Despite much effort, deep neural networks remain highly susceptible to tiny input perturbations and even for MNIST, one of the most common toy datasets in computer vision, no neural network model exists for which adversarial perturbations are large and make semantic sense to humans. We show that even the widely recognized and by far most successful defense by Madry et al. (1) overfits on the L-infinity metric (it's highly susceptible to L2 and L0 perturbations), (2) classifies unrecognizable images with high certainty, (3) performs not much better than simple input binarization and (4) features adversarial perturbations that make little sense to humans. These results suggest that MNIST is far from being solved in terms of adversarial robustness. We present a novel robust classification model that performs analysis by synthesis using learned class-conditional data distributions. We derive bounds on the robustness and go to great length to empirically evaluate our model using maximally effective adversarial attacks by (a) applying decision-based, score-based, gradient-based and transfer-based attacks for several different Lp norms, (b) by designing a new attack that exploits the structure of our defended model and (c) by devising a novel decision-based attack that seeks to minimize the number of perturbed pixels (L0). The results suggest that our approach yields state-of-the-art robustness on MNIST against L0, L2 and L-infinity perturbations and we demonstrate that most adversarial examples are strongly perturbed towards the perceptual boundary between the original and the adversarial class. Click to Read Paper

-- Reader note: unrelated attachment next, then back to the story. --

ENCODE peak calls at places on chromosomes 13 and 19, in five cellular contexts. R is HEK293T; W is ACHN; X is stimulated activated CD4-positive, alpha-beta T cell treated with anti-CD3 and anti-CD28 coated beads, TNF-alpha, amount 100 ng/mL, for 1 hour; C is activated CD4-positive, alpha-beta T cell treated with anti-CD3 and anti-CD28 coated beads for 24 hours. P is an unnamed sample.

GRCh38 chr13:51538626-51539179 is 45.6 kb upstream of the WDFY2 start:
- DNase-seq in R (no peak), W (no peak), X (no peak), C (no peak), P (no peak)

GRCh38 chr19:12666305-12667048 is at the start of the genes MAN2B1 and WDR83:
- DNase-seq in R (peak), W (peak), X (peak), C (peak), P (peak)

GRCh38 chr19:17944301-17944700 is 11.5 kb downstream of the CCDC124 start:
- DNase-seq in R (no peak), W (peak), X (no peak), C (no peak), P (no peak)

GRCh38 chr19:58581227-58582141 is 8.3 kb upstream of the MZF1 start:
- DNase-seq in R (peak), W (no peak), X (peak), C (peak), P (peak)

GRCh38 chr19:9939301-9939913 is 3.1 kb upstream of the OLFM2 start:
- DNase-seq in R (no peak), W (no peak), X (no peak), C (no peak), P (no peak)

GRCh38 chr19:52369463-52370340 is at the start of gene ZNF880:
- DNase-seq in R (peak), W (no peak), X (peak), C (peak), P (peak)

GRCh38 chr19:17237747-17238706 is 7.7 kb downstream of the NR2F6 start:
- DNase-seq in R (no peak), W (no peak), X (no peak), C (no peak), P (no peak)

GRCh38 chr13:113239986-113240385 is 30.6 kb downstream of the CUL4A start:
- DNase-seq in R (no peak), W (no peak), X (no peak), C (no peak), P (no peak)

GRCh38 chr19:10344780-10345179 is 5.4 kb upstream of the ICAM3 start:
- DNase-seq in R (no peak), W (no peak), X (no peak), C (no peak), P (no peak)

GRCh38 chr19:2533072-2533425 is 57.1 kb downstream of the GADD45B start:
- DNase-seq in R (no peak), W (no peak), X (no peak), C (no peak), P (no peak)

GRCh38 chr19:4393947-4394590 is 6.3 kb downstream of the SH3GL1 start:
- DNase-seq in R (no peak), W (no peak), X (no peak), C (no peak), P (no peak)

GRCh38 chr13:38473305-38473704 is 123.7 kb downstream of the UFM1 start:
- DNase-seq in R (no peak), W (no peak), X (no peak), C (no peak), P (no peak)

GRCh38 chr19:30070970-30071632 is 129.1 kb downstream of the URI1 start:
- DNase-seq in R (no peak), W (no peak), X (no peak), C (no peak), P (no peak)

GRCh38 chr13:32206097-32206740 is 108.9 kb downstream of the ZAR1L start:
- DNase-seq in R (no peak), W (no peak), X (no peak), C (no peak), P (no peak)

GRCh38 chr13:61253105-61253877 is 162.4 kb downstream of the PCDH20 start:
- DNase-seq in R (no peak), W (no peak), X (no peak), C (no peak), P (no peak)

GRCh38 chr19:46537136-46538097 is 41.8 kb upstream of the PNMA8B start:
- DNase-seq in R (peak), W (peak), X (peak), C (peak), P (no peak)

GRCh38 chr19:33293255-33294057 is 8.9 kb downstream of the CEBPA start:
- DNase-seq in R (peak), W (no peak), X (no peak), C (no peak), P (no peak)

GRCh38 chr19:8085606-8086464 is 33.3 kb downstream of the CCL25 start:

Current dialogue systems are not very engaging for users, especially when trained end-to-end without relying on proactive reengaging scripted strategies. Zhang et al. (2018) showed that the engagement level of end-to-end dialogue models increases when conditioning them on text personas providing some personalized back-story to the model. However, the dataset used in Zhang et al. (2018) is synthetic and of limited size as it contains around 1k different personas. In this paper we introduce a new dataset providing 5 million personas and 700 million persona-based dialogues. Our experiments show that, at this scale, training using personas still improves the performance of end-to-end systems. In addition, we show that other tasks benefit from the wide coverage of our dataset by fine-tuning our model on the data from Zhang et al. (2018) and achieving state-of-the-art results. Click to Read Paper